My daughter and I play the following word game, and others that are similar:

Breathe:  Can you knot a knot?  

Me:  I can knot. 

Breathe:  You can knot? 

Me: I can knot.

Breathe:  Why not? 

Language amazes me.  And not (just) because I’m a writer.  It’s fascinating to me that human beings can be talking to someone who speaks whatever language we do, and yet still have no idea what the other is saying.  Even if we think we comprehend someone else’s sentences, we often learn later that we totally misunderstood their meaning.  Sometimes, we think we understand, simply because our ears work and we heard their voices speaking.  But, because we were daydreaming or otherwise distracted, as soon as their voice stops speaking, we realize we have no idea how to respond because we have no idea what they said.  It’s truly fascinating.  And it’s funny because my pastor recently wrote on his blog an article about how, in order to become wise, we must  first agree on the definitions of the words we use.  His article is way more eloquent and sufficient than what I’m writing will no doubt be.  And it’s true.

You see…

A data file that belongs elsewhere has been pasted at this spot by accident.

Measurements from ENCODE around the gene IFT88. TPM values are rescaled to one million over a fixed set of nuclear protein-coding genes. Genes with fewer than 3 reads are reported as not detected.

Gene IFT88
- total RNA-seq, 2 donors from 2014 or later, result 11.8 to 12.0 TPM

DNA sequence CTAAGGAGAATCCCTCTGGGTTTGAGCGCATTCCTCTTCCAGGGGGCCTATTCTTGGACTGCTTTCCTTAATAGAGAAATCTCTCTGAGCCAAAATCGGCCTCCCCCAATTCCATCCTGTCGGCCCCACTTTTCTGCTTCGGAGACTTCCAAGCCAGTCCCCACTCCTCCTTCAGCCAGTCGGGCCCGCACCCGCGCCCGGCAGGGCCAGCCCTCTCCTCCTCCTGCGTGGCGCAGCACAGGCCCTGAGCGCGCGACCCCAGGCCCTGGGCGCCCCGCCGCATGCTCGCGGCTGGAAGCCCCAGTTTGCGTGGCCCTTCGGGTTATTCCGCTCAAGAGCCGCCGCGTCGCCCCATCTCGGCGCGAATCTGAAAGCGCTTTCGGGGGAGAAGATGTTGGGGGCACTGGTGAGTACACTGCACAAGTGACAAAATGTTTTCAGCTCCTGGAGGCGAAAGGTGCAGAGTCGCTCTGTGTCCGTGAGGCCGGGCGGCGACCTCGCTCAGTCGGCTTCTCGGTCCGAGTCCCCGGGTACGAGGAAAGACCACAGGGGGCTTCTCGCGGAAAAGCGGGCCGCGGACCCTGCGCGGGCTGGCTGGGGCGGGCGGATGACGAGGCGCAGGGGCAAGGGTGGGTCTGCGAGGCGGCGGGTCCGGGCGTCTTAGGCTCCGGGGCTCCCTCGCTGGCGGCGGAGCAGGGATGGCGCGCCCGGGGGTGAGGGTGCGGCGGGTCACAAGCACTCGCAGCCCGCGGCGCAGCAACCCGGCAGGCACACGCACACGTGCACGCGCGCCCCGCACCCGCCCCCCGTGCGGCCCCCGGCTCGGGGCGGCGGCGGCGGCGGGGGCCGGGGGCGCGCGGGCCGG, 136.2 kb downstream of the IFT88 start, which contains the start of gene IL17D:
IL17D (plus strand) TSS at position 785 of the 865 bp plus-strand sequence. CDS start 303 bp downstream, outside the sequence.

Tonight, I went to synagogue.  I am not, not, not a Jew.  I passionately believe in the Gospel.  And I can’t fully explain why, when I’m hurting, synagogue draws me close. I don’t know.  While most of the reactions from my church are positive (my pastor called it beautiful and perfectly acceptable), a few have a difficult time understanding how I can be comfortable in the midst of people who simply do not believe Jesus was the Son of  God.  This post will not argue whether He is or not because, in my world, He is and I accept that no amount of logic will ever convert anyone to Christianity.  Logic may convince someone to go to church, but it will take God to really break through to someone.  So, that’s not my purpose.  My purpose is in how sad I find it that we get all tangled up in words we don’t even understand and end up missing the point entirely.  In the synagogue, they call it Torah.  But the words in their Torah are also recorded in my Holy Bible.  So, when they say,  “Let’s read the Torah,”  I hear, “Let’s read the Bible.”  When they sing songs, I hear beautiful words of praise, even though the songs are sung in Hebrew.  A little shiver of joy runs through me when they sing of  “Avraham.”  Tonight, during the first prayer, when they sang, “Baruch atah Adonai,” I pronounced it as they did, but what I heard in my head was “Blessed be the Lord” and tears instantly filled my eyes.  When the rabbi opened the service, he said:  “I want to tell you a short story that has nothing to do with my lesson.  When our ancestors were fleeing Egypt, they came to the water.  In front of them it lay, huge and un-crossable. Behind them were the Egyptians who wanted to kill them.  Now we know there were hundreds of fleeing people. We know this. And I imagine that, just like we have dispersed into Orthodox and Reform and other branches of Judaism, they too could have been divided into groups.  There would have been the first group and I imagine they would have been the ones going, ‘Oh, forget this, let’s just go back.  Let’s just GO BACK. At least it’s safe there, and we know that life.’  Then there would have been the independent, free spirited, brave souls going, ‘No way!  I don’t WANT to be a slave. I’m never going back.’  Then there would have been the third group who were just so tired and exhausted and worried that they would have just, you know, been ready to just jump in the ocean and drown. They just wanted to quit.  But then.. then there would have been the fourth group, which is my favorite.  This would have been the group that said, ‘Okay. Okay, quick, let’s pick a song that everybody here knows and start singing it.  If we do that, they’ll start singing along with us and then, soon, we won’t be fighting, we’ll be singing.  And the song they sang, I’m pretty sure, is on page 44 of your book. Let’s sing it now.”   I was smiling with a vulnerable and open heart as we turned to that page and sang a song in Hebrew that basically was praising God for being the “Everlasting” One.  A long time ago, I memorized the prayers and the songs in Hebrew, because they are so beautiful and because I wanted to be able to sing in the synagogue, but I don’t really speak Hebrew very well. And yet I understood everything that was being said or sang tonight.  Others, though, hear  the words “Torah” and “Jew” but only hear that they are not Christian.  Because that’s all they can really hear, they fail to be able to appreciate worship from anyone not Jewish in a synagogue.  No matter how I phrase it, no matter the words I use, they don’t understand because they can’t get past the differences.  They end up fighting.  The differences are great, granted, and it’s understandable, I guess, to feel a bit uncomfortable in a place that doesn’t share a major tenant of your religious belief.  Be that as it is, though, isn’t it sad how we can end up arguing even though we serve the same Almighty God?